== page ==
1. If you consider us a “white supremacist society” then you have bought into the “Critical Race Theory” nonsense and are therefore racist yourself. People who expect all races to be treated identically are the non-racists.

      1. Well, Amy Cooper certainly didn’t “expect all races to be treated identically.” She knew full well that calling the Police and falsely claiming that Christian Cooper was assaulting her could, conceivably, lead to his death, and that his race made that outcome multiple times more likely than had they been the same race. White privilege dies hard.

      2. If by “treating all races equally,” you mean the police reducing the rate at which they murder Black suspects to the same rate at which they murder white suspects, I would be OK with that.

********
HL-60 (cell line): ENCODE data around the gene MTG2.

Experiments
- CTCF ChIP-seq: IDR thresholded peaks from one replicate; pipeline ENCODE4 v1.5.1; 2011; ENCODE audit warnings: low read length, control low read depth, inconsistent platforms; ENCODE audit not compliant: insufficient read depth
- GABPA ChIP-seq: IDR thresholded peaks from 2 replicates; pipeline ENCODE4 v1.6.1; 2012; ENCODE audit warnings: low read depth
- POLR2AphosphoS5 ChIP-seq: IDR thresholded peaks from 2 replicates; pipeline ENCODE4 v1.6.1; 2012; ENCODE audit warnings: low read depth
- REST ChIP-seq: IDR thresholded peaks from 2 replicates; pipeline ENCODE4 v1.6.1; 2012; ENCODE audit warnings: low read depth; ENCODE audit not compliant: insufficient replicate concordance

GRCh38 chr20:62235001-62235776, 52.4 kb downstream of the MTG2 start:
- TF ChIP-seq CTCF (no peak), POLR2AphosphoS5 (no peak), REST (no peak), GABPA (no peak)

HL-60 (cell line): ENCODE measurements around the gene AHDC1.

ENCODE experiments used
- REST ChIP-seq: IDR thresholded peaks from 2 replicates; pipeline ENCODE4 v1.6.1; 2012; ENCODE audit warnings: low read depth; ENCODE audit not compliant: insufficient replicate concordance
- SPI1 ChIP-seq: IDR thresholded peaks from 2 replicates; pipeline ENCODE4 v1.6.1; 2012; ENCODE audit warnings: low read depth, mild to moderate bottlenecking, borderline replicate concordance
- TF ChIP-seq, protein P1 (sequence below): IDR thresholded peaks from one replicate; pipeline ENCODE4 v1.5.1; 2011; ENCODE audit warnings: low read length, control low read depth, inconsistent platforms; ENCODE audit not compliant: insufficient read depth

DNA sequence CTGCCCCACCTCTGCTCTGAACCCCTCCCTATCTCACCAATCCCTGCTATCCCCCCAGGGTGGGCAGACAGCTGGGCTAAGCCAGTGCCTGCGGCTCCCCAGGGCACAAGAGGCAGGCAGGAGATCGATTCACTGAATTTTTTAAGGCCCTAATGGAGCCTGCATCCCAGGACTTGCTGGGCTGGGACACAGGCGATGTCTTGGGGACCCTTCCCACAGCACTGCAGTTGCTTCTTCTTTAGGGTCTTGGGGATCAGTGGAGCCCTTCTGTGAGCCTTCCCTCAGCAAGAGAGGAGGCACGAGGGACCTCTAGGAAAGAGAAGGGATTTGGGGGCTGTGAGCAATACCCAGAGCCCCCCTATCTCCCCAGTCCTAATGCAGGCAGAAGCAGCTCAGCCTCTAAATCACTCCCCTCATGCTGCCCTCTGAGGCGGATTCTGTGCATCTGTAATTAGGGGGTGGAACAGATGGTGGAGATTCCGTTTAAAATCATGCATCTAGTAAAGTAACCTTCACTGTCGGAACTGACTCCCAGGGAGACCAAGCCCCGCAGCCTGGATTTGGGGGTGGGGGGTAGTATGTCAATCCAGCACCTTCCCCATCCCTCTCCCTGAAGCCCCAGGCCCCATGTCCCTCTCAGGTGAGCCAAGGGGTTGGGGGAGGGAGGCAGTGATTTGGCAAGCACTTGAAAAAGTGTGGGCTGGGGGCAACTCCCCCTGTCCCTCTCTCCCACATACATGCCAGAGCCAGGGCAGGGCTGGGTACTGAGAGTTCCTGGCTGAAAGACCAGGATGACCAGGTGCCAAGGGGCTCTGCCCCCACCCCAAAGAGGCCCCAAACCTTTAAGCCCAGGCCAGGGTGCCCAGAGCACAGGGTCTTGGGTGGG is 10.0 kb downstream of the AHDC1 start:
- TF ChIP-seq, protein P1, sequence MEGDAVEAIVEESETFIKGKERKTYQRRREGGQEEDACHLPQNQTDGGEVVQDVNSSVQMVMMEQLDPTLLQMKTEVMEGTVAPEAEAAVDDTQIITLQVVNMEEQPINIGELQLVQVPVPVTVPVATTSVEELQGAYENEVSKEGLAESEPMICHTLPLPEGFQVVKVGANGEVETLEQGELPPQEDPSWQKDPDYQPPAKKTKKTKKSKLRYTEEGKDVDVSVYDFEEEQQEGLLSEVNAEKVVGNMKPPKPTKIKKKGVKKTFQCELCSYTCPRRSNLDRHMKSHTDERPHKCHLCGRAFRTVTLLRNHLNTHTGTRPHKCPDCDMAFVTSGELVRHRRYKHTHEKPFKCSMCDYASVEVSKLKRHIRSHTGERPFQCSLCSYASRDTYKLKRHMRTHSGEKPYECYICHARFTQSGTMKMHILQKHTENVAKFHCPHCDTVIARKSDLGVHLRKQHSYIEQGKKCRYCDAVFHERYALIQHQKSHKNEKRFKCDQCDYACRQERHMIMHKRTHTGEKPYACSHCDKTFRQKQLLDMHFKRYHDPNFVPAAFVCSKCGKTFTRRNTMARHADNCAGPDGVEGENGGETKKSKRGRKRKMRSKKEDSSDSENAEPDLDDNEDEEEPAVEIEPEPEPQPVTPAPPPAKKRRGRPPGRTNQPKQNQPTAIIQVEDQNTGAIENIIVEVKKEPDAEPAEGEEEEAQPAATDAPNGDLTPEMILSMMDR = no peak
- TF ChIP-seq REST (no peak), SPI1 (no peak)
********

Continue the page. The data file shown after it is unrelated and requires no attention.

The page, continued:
2. I have heard that definition of racism before, but the first dictionary definition in Merriam-Webster just states –
      1 : a belief that race is a fundamental determinant of human traits and capacities and that racial differences produce an inherent superiority of a particular race.

      It’s also not how the word “racism” is commonly used, which is usually just “discrimination based on race.”

      So I think it’s a weird argument to then say, “white people cannot experience racism” when the way it is normally used, and also the dictionary, both agree that they can.

      I think you mean to say, “Identity politics is trying to redefine the definition of racism, the new definition is pretty popular, and by this new definition only white people can be racist.”